Recently, as a board was wrapping up business for the year, I felt a deep appreciation for everyone at the table. They are all volunteers, donating their time and energy to make sure the organization is on the right track.
They ensure that policies are consistent with the mission, and that budgets and balance sheets are carefully watched. They make sure they understand basic activities, offer feedback or encouragement when they think it necessary, and just generally bring their focus and attention on a regular basis to the business. They take responsibility for its oversight, which is quite a gift.
I have the honor of serving on two boards, the Mountain Communities Fire Safe Council and the Pine Cove Water District. MCFSC is a private, nonprofit corporation, while PCWD is a limited-purpose government agency under California’s special district law.
The meetings have a different tone since the state’s Brown Act binds PCWD but not MCFSC. Brown Act observance gives a more formal feel to the proceedings, but much of what happens is similar. The most basic activity is that the executive director or general manager reports to the board on activities, expenditures and plans. Board members listen, ask questions, make comments, and accept or reject the reports.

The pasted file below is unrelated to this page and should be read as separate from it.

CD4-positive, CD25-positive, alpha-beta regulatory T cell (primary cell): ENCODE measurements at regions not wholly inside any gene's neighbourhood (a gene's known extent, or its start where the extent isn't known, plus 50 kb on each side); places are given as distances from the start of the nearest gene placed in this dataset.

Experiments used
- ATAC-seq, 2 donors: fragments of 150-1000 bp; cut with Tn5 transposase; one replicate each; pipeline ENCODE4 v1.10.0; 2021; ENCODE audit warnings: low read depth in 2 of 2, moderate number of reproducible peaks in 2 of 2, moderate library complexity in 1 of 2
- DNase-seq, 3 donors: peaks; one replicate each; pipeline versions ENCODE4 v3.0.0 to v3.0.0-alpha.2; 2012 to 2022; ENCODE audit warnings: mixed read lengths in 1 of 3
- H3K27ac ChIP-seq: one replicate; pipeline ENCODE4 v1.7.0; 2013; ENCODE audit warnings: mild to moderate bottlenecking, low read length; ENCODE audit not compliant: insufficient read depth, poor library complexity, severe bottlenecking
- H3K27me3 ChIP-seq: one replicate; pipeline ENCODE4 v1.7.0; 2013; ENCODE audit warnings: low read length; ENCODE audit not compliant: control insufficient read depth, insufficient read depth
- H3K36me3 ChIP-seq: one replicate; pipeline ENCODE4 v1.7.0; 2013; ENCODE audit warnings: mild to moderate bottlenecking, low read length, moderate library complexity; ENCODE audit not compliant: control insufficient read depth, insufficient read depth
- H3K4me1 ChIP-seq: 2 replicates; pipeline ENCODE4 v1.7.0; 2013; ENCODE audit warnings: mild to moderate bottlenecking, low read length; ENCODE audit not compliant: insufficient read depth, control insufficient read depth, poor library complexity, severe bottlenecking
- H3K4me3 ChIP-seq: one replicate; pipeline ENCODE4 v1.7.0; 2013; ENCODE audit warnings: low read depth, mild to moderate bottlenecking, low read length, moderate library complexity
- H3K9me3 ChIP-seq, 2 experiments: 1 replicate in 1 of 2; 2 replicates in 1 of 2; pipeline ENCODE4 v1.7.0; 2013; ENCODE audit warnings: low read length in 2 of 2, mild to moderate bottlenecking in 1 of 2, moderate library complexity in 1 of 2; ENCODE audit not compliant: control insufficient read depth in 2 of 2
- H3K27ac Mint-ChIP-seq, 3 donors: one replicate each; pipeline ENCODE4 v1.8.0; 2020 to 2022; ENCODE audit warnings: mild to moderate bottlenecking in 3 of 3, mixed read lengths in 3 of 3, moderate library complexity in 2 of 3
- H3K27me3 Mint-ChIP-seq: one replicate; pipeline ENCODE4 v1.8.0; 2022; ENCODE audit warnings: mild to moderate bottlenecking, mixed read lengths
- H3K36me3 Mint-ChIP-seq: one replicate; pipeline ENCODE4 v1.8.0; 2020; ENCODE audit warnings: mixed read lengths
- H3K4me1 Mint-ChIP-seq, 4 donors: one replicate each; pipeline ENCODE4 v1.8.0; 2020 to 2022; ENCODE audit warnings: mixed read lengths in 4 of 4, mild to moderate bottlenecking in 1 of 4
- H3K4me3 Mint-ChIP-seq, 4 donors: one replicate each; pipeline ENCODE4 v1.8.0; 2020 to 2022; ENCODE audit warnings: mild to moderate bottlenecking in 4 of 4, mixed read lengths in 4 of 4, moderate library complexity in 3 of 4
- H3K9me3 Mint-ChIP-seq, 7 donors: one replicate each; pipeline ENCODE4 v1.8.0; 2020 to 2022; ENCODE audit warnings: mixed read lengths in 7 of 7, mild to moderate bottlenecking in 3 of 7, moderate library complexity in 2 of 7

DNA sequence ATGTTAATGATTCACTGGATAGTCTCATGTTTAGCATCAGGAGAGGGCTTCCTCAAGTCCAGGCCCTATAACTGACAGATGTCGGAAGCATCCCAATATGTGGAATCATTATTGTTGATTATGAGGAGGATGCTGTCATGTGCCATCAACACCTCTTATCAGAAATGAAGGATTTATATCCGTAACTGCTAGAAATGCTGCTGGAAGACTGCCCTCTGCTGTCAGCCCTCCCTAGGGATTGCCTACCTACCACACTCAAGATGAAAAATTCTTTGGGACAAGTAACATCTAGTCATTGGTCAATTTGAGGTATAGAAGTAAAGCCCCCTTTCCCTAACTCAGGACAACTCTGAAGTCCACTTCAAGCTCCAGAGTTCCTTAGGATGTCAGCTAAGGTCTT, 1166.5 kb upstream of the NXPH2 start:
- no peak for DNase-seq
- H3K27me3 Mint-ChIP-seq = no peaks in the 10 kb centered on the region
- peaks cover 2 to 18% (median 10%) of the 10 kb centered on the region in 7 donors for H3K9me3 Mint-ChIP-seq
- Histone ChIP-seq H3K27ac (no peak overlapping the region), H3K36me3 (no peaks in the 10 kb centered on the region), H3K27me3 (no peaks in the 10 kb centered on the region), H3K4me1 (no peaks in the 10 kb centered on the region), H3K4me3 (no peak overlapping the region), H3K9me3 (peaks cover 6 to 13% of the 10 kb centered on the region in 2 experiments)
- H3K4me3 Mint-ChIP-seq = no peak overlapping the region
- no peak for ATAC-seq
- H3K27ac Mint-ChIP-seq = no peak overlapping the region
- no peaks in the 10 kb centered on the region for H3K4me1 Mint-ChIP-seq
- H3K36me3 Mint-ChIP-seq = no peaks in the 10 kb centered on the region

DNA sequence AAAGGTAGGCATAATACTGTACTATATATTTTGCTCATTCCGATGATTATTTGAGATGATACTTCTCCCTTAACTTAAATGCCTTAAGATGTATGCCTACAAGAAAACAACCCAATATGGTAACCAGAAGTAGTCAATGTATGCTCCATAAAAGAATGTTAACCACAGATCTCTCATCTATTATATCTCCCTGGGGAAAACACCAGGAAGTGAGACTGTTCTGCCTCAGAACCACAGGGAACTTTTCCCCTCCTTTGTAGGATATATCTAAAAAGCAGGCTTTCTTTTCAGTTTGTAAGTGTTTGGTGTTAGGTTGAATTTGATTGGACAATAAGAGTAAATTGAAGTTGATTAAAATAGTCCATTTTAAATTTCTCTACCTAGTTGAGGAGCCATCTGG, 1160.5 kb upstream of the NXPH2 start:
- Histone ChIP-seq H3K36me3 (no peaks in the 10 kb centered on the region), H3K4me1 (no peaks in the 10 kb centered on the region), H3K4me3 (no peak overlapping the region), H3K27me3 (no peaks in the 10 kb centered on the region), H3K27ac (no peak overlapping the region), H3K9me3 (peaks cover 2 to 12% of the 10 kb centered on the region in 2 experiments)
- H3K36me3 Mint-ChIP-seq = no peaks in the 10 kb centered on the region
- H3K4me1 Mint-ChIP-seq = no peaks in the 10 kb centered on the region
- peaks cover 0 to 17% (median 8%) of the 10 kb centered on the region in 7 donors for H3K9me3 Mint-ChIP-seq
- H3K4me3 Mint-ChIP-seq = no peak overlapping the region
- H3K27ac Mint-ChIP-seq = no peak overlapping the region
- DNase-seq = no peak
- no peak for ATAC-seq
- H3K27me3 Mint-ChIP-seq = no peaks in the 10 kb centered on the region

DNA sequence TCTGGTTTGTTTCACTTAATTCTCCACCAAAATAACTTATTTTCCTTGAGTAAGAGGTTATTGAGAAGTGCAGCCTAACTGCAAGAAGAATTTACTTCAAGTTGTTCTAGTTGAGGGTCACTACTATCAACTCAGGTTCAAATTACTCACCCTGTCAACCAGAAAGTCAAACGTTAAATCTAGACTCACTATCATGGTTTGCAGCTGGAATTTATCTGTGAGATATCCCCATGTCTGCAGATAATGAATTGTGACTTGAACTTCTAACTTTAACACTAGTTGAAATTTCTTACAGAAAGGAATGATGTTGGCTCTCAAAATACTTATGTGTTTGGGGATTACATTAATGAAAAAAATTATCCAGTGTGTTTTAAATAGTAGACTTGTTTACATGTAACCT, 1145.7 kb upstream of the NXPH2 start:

The key balancing act for boards is to offer effective oversight and policy direction to management, but leave the actual work of management to them. Board members are sometimes tempted to take active roles in daily activities, and it never works out well when it happens. Experienced boards hold managers accountable but support their role as managers with the authority to lead the staff in daily operations.
Of course, one of the key responsibilities of boards is to make sure the top manager is good at their job, and both my boards are lucky to have excellent managers who are great to work with: Edwina Scott, the executive director of MCFSC, and Jerry Holldber, general manager of PCWD.
A good board meeting involves good reports, good listening and respect for everyone at the table. Board members are generally older, often retired, and their age has given them rich experience that can be very useful to the organization. Everyone brings something different, and it is often a pleasure when someone brings up some useful and germane piece of information no one else knew.
The biggest issue all board members need to learn is that the board can only act as a whole and must speak with one voice. No board member has any self-designated powers; all decisions must be made by a vote of the board.
So another balancing act is each person bringing their own knowledge and experience to the board yet accepting that finally the decisions must be made by the group as a whole. Good decisions and good discussions involve individuals asserting their views but aiming toward shared understanding and unified action.
Of course, it can go the other way, with long-term feuds and constant distrust. The PCWD board attended governance training in the fall and probably the thing that affected us most were the stories of other attendees who sit on truly dysfunctional boards. We came away thinking we were pretty fortunate.
So here is to all the directors sitting on governing boards of organizations. Thank you all for your valuable contributions to making our organizations work.